While this is a non-exclusive agreement Ricoh has indicated that while there is nothing to stop it reaching agreements with other graphic arts suppliers it will put all its support in ensuring its agreement with Heidelberg is a success. Ricoh however will continue to sell the C901 Graphic Arts Edition press through its own sales channels, particularly while Heidelberg is building up its sales channels to sell digital printing once again. It is expected that eventually all the Heidelberg sales channels will sell the Ricoh press, even if today they have arrangements in place to sell competitive products. This is particularly the case with direct subsidiaries of Heidelberg such as Heidelberg Australia that has recently signed an agreement to sell Konica Minolta equipment.

The sales by Heidelberg of the Ricoh press have already started in Germany and the UK and the first sale has been made. It will then move into other parts of Europe before going outside this area. It is anticipated that the agreement will be launched in North America at GraphExpo in October this year, and for most of the rest of the world by drupa 2012 in May next year.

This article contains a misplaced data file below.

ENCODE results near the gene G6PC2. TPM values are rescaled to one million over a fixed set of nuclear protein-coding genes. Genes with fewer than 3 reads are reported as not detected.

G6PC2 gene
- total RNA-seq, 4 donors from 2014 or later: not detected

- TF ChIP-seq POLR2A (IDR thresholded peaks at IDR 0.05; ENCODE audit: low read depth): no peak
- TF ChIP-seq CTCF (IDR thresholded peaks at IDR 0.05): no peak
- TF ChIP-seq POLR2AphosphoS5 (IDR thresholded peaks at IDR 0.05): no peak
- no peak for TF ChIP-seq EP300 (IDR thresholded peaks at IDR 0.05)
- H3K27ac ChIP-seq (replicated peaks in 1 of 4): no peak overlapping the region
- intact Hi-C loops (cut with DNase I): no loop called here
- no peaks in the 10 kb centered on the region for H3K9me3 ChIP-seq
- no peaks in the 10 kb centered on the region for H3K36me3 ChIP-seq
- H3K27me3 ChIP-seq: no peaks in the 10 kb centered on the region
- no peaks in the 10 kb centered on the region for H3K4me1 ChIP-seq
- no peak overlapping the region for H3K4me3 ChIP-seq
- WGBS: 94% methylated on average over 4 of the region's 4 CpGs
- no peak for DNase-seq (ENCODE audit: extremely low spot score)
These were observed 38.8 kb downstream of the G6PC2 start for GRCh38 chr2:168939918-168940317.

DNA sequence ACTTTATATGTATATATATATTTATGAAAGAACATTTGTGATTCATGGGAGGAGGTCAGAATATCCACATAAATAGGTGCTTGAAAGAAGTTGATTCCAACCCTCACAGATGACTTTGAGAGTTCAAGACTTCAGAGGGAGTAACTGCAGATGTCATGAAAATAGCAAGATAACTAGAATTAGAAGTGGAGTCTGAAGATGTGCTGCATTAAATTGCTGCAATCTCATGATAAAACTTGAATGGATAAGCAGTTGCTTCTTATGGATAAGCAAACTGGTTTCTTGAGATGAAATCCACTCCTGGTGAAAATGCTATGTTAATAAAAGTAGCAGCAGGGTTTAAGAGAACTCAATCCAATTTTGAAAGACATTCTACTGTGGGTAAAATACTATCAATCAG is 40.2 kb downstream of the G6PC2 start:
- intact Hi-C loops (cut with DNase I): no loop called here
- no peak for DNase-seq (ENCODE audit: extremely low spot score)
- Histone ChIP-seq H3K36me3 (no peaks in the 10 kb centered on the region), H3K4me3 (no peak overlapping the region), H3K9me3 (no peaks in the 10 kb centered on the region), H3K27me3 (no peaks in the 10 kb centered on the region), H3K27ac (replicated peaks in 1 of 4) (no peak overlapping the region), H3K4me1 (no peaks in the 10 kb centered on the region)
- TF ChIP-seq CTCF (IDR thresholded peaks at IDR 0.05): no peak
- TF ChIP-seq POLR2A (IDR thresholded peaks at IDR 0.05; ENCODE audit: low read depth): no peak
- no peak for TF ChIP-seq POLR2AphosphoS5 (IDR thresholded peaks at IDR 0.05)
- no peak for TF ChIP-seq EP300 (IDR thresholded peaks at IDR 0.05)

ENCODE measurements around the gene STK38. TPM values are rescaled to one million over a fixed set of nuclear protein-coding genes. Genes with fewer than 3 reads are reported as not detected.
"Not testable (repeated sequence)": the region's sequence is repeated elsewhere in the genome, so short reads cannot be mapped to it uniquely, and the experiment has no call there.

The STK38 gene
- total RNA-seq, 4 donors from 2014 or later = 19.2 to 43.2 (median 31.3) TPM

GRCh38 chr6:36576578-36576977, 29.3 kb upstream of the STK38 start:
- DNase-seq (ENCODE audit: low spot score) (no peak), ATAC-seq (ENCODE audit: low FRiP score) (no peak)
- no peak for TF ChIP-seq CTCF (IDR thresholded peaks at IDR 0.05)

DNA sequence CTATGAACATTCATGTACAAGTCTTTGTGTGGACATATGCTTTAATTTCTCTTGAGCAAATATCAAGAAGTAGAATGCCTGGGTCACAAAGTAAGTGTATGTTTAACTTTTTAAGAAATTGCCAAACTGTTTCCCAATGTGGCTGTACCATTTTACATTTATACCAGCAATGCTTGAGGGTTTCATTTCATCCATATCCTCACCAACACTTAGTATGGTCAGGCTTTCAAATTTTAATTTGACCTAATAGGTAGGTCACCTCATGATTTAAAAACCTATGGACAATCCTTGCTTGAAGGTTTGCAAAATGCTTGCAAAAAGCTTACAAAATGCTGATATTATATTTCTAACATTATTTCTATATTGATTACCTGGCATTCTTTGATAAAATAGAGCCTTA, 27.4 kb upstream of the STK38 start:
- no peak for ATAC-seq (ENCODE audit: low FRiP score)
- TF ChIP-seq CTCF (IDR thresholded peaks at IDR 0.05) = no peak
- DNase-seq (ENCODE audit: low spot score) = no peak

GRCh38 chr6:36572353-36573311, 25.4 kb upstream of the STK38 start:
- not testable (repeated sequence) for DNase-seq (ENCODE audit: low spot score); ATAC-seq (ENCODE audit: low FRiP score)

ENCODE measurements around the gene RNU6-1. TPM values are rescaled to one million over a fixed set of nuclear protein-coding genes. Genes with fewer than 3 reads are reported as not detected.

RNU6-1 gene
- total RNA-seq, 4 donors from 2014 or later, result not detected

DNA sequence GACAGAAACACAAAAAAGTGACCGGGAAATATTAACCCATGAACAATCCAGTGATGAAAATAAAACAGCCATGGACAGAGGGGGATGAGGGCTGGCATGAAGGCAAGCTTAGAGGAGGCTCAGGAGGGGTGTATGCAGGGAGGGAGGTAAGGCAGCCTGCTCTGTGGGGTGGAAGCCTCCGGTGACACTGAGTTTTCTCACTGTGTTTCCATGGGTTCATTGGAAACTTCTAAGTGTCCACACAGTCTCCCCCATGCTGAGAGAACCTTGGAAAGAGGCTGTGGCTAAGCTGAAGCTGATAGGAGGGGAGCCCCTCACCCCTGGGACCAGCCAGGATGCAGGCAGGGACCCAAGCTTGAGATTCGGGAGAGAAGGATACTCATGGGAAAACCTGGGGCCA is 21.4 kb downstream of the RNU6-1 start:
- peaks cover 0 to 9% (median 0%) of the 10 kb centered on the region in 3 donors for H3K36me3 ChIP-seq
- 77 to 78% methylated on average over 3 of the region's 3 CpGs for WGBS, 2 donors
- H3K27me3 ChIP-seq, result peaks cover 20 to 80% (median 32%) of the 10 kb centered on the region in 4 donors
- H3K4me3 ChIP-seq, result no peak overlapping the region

At digi:media the new strategy was launched by demonstrating how a job could be ordered over the Internet taking variable data input on a web to print system. The job was then printed using a mix of offset and digital printing with the Heidelberg Speedmaster 52 Anicolor, the Ricoh C901 Graphic Arts Edition press, and the Linoprint Driveline B inkjet packaging press. This was then bound using a number of Heidelberg finishing systems. The presses were all driven by the Heidelberg Prinect system using the same color management approach. This was done through the Prinect Digital Print Manager and this passed the color settings to the Ricoh press overriding the color setting of the EFI Fiery DFE. The color from both presses was very comparable and very acceptable for the type of work being produced.

Heidelberg indicate that the digital press approach they are using is ideally suited for the majority of Heidelberg customers with a price level for the press of under €100,000, a performance of up to 90 pages/min, quality comparable to offset, and full service via one supplier. The benefits of working to a common workflow with the same color management are major strengths of the approach. Heidelberg will further develop the approach with solutions for business development and training to help customers change their business models to develop multi-channel communications approaches.